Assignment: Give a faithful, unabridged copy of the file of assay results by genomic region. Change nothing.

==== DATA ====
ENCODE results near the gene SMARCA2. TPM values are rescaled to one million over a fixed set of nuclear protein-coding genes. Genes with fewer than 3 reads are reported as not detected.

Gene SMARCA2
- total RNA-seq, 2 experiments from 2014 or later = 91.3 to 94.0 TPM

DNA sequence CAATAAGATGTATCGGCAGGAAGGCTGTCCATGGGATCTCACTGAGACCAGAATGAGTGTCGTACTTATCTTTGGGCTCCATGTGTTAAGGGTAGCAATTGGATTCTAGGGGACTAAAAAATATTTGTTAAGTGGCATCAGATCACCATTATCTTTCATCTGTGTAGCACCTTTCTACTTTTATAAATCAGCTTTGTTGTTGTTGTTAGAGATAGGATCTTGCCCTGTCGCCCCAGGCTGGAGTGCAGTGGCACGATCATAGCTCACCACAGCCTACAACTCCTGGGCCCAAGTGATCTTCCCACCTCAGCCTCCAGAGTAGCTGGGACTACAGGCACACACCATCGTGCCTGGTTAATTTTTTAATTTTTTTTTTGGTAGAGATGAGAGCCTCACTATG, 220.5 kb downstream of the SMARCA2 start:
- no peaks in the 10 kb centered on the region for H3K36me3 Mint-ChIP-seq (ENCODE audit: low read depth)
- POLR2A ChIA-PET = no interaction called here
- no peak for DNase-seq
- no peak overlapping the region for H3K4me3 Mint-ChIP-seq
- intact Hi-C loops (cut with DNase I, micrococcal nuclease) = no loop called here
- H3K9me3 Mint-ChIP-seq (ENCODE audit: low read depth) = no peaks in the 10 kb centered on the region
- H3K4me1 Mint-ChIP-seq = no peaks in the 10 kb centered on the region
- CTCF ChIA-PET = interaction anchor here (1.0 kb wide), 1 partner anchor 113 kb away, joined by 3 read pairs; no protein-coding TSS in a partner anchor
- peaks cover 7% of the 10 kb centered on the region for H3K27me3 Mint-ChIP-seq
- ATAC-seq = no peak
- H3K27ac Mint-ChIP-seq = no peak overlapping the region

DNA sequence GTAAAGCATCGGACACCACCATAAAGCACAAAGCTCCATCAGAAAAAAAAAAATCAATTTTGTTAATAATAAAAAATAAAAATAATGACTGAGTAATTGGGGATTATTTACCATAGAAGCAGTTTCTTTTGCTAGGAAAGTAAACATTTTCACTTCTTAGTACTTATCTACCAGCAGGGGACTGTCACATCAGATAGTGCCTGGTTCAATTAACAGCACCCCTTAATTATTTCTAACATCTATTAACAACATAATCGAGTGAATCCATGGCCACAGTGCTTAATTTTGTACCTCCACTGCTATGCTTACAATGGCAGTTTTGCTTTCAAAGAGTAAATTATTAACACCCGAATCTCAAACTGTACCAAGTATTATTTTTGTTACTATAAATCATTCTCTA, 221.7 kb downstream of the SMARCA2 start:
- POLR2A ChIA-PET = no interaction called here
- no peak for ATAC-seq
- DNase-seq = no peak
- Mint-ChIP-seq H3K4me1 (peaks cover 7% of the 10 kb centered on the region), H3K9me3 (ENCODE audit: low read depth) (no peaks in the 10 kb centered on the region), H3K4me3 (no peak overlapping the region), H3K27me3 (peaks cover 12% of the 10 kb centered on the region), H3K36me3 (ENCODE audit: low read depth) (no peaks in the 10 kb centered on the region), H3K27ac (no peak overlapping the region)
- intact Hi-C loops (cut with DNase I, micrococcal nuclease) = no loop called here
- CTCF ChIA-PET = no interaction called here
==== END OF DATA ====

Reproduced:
ENCODE results near the gene SMARCA2. TPM values are rescaled to one million over a fixed set of nuclear protein-coding genes. Genes with fewer than 3 reads are reported as not detected.

Gene SMARCA2
- total RNA-seq, 2 experiments from 2014 or later = 91.3 to 94.0 TPM

DNA sequence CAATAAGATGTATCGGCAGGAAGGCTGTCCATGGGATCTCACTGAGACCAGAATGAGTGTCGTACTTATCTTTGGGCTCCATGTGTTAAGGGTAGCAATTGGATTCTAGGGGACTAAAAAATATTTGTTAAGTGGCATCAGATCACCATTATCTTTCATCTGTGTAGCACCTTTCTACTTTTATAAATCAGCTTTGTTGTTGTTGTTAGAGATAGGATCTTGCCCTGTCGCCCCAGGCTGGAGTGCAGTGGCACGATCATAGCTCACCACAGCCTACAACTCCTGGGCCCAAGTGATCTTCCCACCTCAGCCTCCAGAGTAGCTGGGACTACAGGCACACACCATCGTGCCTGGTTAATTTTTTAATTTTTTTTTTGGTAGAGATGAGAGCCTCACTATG, 220.5 kb downstream of the SMARCA2 start:
- no peaks in the 10 kb centered on the region for H3K36me3 Mint-ChIP-seq (ENCODE audit: low read depth)
- POLR2A ChIA-PET = no interaction called here
- no peak for DNase-seq
- no peak overlapping the region for H3K4me3 Mint-ChIP-seq
- intact Hi-C loops (cut with DNase I, micrococcal nuclease) = no loop called here
- H3K9me3 Mint-ChIP-seq (ENCODE audit: low read depth) = no peaks in the 10 kb centered on the region
- H3K4me1 Mint-ChIP-seq = no peaks in the 10 kb centered on the region
- CTCF ChIA-PET = interaction anchor here (1.0 kb wide), 1 partner anchor 113 kb away, joined by 3 read pairs; no protein-coding TSS in a partner anchor
- peaks cover 7% of the 10 kb centered on the region for H3K27me3 Mint-ChIP-seq
- ATAC-seq = no peak
- H3K27ac Mint-ChIP-seq = no peak overlapping the region

DNA sequence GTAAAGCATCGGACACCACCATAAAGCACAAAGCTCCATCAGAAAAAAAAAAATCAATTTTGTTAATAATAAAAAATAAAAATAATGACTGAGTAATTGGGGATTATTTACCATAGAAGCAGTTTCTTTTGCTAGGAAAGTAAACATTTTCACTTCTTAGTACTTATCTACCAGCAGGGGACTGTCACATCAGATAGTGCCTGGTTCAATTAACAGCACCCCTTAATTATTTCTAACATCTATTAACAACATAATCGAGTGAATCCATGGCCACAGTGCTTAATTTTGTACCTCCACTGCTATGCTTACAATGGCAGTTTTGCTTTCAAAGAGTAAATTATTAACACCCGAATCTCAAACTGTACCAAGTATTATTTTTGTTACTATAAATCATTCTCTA, 221.7 kb downstream of the SMARCA2 start:
- POLR2A ChIA-PET = no interaction called here
- no peak for ATAC-seq
- DNase-seq = no peak
- Mint-ChIP-seq H3K4me1 (peaks cover 7% of the 10 kb centered on the region), H3K9me3 (ENCODE audit: low read depth) (no peaks in the 10 kb centered on the region), H3K4me3 (no peak overlapping the region), H3K27me3 (peaks cover 12% of the 10 kb centered on the region), H3K36me3 (ENCODE audit: low read depth) (no peaks in the 10 kb centered on the region), H3K27ac (no peak overlapping the region)
- intact Hi-C loops (cut with DNase I, micrococcal nuclease) = no loop called here
- CTCF ChIA-PET = no interaction called here